Planet Bollywood
Producer: Pahlaj Nihalani
Director: Suneel Darshan
Starring: Raakhee Gulzar, Akshay Kumar, Kareena Kapoor, Pooja Batra, Kabir Bedi, Gulshan Grover, Suresh Oberoi, Shakti Kapoor and Raj Babbar
Music: Sanjeev-Darshan
Lyrics: Sameer
Singers: Alka Yagnik, Udit Narayan, Kumar Sanu, Shaan, Anuradha Sriram, and Vasundhara Das.
Audio On: Venus    Number of Songs: 9
Album Released on: 13 October 2002
Reviewed by: Aniket Joshi  - Rating: 3.5 / 10
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Sanjeev-Darshan made a very impressive debut just over 3 years ago with Mann and then followed it up with a good soundtrack for

Deewane. However, after that they have just gone downhill, and their latest album Talaash is one more step in that direction. S-D haven’t had a release in awhile, and with their current slump they had a chance with his album to bounce back, but it looks like they didn’t take their chance too seriously. There is no creativity at all in any of the songs. Some tunes sound like they were left out of some early-mid 90’s Nadeem-Shravan albums. The way things are going for Sanjeev-Darshan, don’t be surprised if they end up becoming extinct from the world of Hindi film music after a year or two.

The album begins with “Yaar Badal Na Jaana” sung by the ever dependable duo of Udit Narayan and Alka Yagnik. The tune is very reminiscent of another Alka-Udit duet from

Kasoor, “Zindagi Ban Gaye Ho Tum”. The song is very routine and doesn’t seem to hold interest for too long, given it’s still one of the “better” songs of this stupid excuse for an album.

Tune Kaha Jab Se Haan” a duet by Shaan and Alka Yagnik is a passable tune, but the often heard arrangements (very similar to “Tanha Tanha” from Rangeela) ruin the song. The singing is competent but the lyrics (“mujh mein jaan aa gayi, dil dhadakne laga..” and “ek pal bhi ab rehna na akele”) are just too ordinary for the song to hold any interest.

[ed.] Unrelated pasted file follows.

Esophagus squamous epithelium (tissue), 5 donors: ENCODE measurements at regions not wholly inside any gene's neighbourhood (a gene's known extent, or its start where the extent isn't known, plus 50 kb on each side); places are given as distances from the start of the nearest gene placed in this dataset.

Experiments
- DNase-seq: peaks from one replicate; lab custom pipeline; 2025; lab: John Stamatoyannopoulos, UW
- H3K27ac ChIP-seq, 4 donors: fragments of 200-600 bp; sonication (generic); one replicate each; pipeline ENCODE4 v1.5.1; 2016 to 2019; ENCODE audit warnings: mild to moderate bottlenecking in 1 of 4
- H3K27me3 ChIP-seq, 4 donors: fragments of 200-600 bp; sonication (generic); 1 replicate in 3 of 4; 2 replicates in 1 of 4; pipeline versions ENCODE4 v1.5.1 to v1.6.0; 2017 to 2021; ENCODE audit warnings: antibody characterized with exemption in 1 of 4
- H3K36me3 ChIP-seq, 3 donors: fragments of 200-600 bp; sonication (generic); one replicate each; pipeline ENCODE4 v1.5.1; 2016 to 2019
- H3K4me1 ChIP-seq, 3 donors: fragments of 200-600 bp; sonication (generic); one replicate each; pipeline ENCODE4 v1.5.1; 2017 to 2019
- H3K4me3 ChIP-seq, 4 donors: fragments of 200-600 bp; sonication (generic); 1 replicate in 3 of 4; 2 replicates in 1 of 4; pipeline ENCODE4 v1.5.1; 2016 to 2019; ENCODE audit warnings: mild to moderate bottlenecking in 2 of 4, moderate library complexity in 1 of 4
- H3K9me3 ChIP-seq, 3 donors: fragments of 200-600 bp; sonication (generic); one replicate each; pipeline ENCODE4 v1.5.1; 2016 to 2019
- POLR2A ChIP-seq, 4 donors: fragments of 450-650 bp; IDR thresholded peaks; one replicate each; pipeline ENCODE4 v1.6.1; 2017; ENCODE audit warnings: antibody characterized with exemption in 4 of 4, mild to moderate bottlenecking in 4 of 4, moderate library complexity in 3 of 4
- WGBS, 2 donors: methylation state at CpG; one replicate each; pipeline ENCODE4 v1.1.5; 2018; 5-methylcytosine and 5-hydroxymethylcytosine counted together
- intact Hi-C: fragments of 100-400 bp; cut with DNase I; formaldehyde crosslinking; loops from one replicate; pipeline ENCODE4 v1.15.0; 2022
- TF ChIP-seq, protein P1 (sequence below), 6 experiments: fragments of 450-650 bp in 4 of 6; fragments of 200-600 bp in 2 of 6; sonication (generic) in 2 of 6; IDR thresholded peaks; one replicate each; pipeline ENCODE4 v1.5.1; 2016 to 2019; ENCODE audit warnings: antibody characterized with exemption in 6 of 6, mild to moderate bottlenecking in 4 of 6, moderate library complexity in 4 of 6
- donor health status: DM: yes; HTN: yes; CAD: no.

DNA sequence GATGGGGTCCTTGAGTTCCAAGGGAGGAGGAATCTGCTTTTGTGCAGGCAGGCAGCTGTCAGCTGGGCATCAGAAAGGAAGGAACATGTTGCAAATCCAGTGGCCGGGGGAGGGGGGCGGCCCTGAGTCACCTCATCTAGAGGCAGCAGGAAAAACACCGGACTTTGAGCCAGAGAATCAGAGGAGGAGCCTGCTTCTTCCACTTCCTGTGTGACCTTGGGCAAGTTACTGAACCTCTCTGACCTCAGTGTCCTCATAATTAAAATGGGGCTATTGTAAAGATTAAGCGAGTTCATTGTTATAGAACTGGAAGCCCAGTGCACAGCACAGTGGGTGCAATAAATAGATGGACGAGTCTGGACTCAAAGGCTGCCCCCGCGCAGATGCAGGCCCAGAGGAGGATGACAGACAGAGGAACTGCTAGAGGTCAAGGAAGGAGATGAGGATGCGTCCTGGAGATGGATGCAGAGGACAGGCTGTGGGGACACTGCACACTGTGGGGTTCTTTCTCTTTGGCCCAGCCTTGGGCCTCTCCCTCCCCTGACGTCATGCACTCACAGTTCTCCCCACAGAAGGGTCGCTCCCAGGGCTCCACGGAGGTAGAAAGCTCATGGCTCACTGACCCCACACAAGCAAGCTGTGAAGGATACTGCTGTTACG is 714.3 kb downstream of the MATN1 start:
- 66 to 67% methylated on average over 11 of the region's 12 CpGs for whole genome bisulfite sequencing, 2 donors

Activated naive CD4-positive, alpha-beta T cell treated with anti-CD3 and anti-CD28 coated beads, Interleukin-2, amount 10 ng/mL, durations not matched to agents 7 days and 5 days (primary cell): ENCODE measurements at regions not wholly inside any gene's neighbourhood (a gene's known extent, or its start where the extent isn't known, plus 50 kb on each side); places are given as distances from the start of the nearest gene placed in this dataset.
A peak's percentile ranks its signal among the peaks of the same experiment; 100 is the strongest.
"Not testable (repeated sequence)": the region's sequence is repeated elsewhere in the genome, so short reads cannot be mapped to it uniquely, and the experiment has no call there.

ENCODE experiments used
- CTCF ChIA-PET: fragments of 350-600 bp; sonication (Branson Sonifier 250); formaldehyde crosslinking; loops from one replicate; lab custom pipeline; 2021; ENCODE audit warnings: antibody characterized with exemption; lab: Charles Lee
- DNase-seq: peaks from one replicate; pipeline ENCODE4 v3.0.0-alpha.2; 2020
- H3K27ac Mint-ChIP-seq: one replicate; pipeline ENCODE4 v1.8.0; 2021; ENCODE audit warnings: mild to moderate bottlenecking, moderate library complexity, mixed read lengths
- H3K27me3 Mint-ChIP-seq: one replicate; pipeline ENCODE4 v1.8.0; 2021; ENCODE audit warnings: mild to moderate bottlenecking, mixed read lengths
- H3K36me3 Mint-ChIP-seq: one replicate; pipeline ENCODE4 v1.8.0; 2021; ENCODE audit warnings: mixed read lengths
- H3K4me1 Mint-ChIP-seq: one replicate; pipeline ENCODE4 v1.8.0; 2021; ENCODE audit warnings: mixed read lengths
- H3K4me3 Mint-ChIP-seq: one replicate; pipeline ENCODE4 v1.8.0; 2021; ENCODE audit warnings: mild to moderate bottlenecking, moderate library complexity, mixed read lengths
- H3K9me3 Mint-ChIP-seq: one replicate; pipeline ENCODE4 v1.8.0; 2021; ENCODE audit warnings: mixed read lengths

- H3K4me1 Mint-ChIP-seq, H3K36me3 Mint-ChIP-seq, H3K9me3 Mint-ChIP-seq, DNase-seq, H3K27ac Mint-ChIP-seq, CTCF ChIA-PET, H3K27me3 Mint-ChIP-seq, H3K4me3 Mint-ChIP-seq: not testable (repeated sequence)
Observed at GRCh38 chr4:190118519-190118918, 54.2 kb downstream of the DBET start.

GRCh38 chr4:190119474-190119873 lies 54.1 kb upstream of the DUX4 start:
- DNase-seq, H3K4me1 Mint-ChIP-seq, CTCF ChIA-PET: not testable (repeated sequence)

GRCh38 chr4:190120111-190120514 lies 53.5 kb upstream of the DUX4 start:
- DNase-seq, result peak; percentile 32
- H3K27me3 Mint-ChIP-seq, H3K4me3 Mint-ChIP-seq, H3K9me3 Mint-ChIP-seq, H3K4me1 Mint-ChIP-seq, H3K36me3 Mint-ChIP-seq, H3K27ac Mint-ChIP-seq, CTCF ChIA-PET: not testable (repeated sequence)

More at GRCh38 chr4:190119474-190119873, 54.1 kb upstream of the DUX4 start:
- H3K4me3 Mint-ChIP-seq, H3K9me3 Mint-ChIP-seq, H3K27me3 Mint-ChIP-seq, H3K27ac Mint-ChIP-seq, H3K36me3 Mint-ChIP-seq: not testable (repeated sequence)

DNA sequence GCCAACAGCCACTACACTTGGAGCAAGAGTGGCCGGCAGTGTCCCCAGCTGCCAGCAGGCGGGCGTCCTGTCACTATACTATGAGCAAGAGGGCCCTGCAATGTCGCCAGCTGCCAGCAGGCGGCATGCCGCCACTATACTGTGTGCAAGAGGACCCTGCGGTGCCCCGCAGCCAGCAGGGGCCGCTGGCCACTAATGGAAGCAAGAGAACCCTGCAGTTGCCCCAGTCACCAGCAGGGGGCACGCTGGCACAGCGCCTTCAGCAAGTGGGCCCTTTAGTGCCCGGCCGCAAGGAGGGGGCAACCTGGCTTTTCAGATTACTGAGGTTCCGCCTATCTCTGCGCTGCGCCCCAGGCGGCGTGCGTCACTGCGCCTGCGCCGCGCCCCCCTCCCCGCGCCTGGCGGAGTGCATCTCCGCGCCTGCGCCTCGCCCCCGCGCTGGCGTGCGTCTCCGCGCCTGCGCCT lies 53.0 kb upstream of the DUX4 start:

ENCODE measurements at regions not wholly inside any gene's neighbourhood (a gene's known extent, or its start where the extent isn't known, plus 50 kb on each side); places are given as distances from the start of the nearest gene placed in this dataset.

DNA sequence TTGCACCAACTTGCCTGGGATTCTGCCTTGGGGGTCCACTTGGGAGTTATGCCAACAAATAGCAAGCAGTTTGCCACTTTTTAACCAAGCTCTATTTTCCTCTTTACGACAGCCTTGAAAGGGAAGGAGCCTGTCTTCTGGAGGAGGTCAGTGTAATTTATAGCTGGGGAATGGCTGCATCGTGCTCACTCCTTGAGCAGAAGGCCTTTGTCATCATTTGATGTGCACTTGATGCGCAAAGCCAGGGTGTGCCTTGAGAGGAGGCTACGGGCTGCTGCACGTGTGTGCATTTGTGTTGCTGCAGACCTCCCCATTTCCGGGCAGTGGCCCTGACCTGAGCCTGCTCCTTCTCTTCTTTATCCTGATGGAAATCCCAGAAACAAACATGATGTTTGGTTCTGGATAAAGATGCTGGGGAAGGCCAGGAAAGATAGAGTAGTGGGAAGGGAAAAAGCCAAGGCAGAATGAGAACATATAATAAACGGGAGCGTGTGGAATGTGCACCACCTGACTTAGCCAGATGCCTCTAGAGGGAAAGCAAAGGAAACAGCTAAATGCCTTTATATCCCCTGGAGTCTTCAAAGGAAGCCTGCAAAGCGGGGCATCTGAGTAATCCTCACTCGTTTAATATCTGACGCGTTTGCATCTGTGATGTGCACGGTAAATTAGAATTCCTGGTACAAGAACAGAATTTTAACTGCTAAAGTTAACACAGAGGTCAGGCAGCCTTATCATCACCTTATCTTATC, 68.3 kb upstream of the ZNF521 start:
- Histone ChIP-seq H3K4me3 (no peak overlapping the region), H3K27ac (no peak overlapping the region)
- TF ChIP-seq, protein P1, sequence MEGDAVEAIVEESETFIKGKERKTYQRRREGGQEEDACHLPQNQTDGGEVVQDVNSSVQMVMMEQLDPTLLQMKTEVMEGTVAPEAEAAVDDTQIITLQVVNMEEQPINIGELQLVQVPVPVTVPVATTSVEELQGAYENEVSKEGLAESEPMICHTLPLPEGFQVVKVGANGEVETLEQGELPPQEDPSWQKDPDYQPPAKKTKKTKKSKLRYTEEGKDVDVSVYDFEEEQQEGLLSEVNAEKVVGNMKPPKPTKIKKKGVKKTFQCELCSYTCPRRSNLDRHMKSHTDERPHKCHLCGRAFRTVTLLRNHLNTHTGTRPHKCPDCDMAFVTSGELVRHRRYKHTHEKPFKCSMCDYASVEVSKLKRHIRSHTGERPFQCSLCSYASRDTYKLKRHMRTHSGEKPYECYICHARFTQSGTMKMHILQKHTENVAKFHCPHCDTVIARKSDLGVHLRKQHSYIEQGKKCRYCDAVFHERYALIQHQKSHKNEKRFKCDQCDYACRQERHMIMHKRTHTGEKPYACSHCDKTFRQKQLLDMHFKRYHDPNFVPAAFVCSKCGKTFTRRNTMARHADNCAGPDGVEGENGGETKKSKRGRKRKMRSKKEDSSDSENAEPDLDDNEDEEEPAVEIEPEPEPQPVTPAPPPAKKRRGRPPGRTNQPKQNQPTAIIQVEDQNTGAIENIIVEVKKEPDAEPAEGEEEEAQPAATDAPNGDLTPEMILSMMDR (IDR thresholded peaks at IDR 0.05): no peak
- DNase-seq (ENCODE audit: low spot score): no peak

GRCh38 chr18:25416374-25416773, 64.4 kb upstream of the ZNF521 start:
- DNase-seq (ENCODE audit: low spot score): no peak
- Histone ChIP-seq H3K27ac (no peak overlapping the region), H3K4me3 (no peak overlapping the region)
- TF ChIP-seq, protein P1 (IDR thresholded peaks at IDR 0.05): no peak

Masoom Chehra” is a solo in two versions, one each by Kumar Sanu and Alka Yagnik. The lyrics are again just too familiar and Sameer doesn’t seem to offer any originality. Maybe he’s just putting together lines from his previous work and passing them off as “new” songs.

Alka Yagnik has three other solos on the album: “Baaga Ma Jab Mor Bole”, “Dil Le Gaya Pardesi”, and “Zindagi Se Ab Jung”. There’s nothing exciting about either of these songs, however, “Baaga Ma Jab…” can be regarded as the better one among the others.

I was excited to see Vasundhara Das’ name on the inlay card for “Rabba Pyaar Se Mila De”. However, I was disappointed again. Das does her best to save the song, but the lack of any creativity makes you want to reach for the “skip” button.

Bhangra Paa Le” is sung by Anuradha Sriram and Udit Narayan, and no points for guessing that this is a Punjabi-style number. Anuradha Sriram has always excelled at these types of songs (“Chunnari Chunnari”, “Prem Jaal”, “Dupatta”, etc). However, this song is ruined by - you guessed it - the lyrics! With lines like “tu hain kudi Amritsarwali, dil hai mera Ludhiana” you can’t help yourself from stopping the song immediately. The composition itself isn’t anything new either, it’s just an ordinary Punjabi song one would find in a Hindi film.

Talaash is a good example of a bad soundtrack. The over-worked Sameer seriously needs to put more effort into his writing instead of just recycling his previous songs. As for Sanjeev-Darshan, this film is just another addition to their continuing list of pathetic scores. Let’s hope however, the film does offer what it promises to: loads of action and excitement.

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